Despite genetic heterogeneity, myelodysplastic syndromes (MDSs) share features of cytological dysplasia and ineffective hematopoiesis. We report that a hallmark of MDSs is activation of the NLRP3 inflammasome, which drives clonal expansion and pyroptotic cell death. Independent of genotype, MDS hematopoietic stem and progenitor cells (HSPCs) overexpress inflammasome proteins and manifest activated NLRP3 complexes that direct activation of caspase-1, generation of interleukin-1β (IL-1β) and IL-18, and pyroptotic cell death. Mechanistically, pyroptosis is triggered by the alarmin S100A9 that is found in excess in MDS HSPCs and bone marrow plasma. Further, like somatic gene mutations, S100A9-induced signaling activates NADPH oxidase (NOX), increasing levels of reactive oxygen species (ROS) that initiate cation influx, cell swelling, and β-catenin activation. Notably, knockdown of NLRP3 or caspase-1, neutralization of S100A9, and pharmacologic inhibition of NLRP3 or NOX suppress pyroptosis, ROS generation, and nuclear β-catenin in MDSs and are sufficient to restore effective hematopoiesis. Thus, alarmins and founder gene mutations in MDSs license a common redox-sensitive inflammasome circuit, which suggests new avenues for therapeutic intervention.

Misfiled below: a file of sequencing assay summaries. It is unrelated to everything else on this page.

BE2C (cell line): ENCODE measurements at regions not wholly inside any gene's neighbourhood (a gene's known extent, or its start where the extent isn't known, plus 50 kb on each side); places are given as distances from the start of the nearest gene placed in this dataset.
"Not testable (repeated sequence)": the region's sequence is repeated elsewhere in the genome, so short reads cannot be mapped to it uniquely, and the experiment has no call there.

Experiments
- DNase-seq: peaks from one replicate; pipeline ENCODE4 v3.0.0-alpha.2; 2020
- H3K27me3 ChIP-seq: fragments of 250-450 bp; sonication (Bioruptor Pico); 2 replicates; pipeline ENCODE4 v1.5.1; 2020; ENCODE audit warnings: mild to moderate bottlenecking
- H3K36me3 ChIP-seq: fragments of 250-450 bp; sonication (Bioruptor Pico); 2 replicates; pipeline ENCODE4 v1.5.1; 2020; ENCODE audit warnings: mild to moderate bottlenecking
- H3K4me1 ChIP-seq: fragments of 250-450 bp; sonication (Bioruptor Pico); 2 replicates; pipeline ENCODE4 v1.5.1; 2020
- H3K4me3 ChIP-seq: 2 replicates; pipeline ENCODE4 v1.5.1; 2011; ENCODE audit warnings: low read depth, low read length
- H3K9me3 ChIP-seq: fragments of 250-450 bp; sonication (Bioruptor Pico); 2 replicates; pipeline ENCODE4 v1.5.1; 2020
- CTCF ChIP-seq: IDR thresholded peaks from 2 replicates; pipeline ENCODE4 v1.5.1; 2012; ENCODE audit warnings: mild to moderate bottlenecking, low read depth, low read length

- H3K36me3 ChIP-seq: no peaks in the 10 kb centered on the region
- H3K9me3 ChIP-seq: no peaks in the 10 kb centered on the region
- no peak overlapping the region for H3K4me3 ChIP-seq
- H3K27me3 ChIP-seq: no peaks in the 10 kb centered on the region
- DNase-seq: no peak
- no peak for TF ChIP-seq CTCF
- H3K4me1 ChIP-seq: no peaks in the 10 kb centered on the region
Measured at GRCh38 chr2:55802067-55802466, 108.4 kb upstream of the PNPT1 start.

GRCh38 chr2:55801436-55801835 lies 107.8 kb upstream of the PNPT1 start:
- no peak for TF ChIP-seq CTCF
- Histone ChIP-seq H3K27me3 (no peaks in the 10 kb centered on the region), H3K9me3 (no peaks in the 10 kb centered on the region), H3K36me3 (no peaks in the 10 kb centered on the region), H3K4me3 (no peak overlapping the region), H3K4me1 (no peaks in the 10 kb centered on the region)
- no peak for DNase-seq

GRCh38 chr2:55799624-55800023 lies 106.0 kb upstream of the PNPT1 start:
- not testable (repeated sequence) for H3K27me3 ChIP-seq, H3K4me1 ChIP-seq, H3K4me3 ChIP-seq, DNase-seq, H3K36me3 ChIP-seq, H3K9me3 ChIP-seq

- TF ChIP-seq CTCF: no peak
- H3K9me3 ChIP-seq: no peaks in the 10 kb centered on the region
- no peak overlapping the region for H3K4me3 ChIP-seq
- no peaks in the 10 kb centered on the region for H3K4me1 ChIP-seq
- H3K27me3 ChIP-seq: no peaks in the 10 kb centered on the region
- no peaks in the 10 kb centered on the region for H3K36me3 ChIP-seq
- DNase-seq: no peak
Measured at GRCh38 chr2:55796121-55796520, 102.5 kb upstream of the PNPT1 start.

ASJC Scopus subject areas
- Cell Biology